query: landlord-tenant drug control

colist-admin at comm-org.utoledo.edu colist-admin at comm-org.utoledo.edu
Fri Sep 28 09:13:44 CDT 2001

[ed:  thanks to Paul and Dave for responses to Mike's query.]

From: Paul Gowder <pgowder at yahoo.com>

Mike: I caution you to be VERY CAREFUL in this area.  Both 
to avoid trampling on tenant rights and to avoid a political 
mess you can't afford.  There have been many, many, many 
abuses in the names of "getting drugs out of public housing." --
 starting with random searches (they've done this in Chicago, I 
believe), "one strike and you're out" policies, eviction of 
mothers for the acts of their children -- you name it.  Really, 
the only strategy that I'd advocate in a situation like that is the 
warm fuzzy kind -- public education, neighbors being 
encouraged to look out for other people at risk, availability of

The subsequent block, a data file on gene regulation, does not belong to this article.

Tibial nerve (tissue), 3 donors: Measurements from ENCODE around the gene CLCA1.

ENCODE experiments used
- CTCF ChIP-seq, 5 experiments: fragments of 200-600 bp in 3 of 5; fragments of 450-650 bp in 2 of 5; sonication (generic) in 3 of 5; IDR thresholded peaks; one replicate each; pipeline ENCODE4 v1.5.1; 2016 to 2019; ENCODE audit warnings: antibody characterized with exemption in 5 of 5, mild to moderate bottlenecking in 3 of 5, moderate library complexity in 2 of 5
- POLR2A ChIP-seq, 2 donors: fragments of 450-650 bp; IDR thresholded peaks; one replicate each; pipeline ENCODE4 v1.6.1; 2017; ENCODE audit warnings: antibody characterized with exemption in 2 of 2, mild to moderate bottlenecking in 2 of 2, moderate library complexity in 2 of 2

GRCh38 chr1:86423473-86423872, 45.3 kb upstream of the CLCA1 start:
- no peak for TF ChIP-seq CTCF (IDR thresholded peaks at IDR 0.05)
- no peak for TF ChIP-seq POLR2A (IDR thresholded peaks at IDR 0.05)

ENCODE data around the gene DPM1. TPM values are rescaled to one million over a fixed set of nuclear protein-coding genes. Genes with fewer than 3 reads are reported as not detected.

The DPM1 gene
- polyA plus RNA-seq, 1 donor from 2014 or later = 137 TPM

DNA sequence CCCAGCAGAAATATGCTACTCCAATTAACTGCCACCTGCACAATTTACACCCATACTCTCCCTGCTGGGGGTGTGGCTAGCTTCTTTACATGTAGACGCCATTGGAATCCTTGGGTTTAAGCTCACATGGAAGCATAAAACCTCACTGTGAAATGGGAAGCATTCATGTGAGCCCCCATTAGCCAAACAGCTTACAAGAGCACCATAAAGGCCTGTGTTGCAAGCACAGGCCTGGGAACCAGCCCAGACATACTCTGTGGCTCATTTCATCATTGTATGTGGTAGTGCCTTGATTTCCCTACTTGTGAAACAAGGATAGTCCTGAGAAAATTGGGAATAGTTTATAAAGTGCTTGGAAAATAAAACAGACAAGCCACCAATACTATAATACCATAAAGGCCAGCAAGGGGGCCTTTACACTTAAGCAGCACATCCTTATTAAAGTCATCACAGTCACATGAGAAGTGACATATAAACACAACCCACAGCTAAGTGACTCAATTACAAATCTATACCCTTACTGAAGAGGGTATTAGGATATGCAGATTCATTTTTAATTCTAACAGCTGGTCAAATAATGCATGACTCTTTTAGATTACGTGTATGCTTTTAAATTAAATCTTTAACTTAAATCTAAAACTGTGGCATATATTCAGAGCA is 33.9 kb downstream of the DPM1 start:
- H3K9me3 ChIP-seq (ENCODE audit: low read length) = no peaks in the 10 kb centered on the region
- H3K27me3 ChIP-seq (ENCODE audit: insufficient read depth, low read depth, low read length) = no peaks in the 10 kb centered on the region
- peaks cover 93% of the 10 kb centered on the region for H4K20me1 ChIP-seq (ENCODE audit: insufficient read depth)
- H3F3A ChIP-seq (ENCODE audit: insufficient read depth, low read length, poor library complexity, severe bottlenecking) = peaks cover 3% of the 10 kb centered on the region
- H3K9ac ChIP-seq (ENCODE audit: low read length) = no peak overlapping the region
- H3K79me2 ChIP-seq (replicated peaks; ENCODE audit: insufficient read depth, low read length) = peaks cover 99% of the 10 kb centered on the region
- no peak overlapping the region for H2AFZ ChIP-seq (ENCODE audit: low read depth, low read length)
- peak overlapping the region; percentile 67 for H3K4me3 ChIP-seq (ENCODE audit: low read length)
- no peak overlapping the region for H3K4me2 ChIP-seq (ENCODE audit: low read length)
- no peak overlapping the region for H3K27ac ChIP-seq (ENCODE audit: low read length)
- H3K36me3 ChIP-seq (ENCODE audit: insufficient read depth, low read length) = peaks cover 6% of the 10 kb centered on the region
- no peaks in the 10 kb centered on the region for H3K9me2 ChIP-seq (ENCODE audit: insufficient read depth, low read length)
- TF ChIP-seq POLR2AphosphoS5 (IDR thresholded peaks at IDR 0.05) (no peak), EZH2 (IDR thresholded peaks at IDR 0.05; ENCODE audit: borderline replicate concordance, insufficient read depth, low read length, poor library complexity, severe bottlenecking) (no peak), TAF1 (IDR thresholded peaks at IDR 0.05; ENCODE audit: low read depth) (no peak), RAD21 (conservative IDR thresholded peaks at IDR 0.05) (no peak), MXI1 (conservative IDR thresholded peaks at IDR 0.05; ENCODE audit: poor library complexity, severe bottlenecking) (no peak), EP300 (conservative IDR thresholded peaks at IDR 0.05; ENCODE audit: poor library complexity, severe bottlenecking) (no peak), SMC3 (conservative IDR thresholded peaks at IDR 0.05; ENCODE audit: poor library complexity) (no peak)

free counseling and treatment programs (sounds like you're 
already on the ball with that one), and the like.  

Good luck.


From: CHELFERT at aol.com

Mike and other COMM-ORGans,

It sounds like the management is doing a lot to both reduce 
the demand and prevent the supply from getting there. I've 
worked in similar situations, without much success. The main 
reason being that if you specialize in renting to people who 
drugs or are at higher risk of using drugs, the demand for 
drugs is going to be high. 

In one case, tenants wanted a patrolling secourity guard and 
felt that this would be the most effective control of the supply 
side, but management couldn't afford it, or said they couldn't. 
If they haven't already, they might want to hire a uniformed 
guard to do rounds, not just stay in the office.

Bottom line, though - it's going to be next to impossible to 
eliminate the demand for drugs, even with tons of security and 
services, if your tenants are exclusively homeless or people 
with "special needs", especially if one of the special needs is 
substance use. I've worked a lot with formerly homeless 
people in SROs, and I don't know of a single program that has 
successfully eliminated drug use, even in so-called "clean and 
sober" buildings. Good luck.

Dave Chelsea-Seifert

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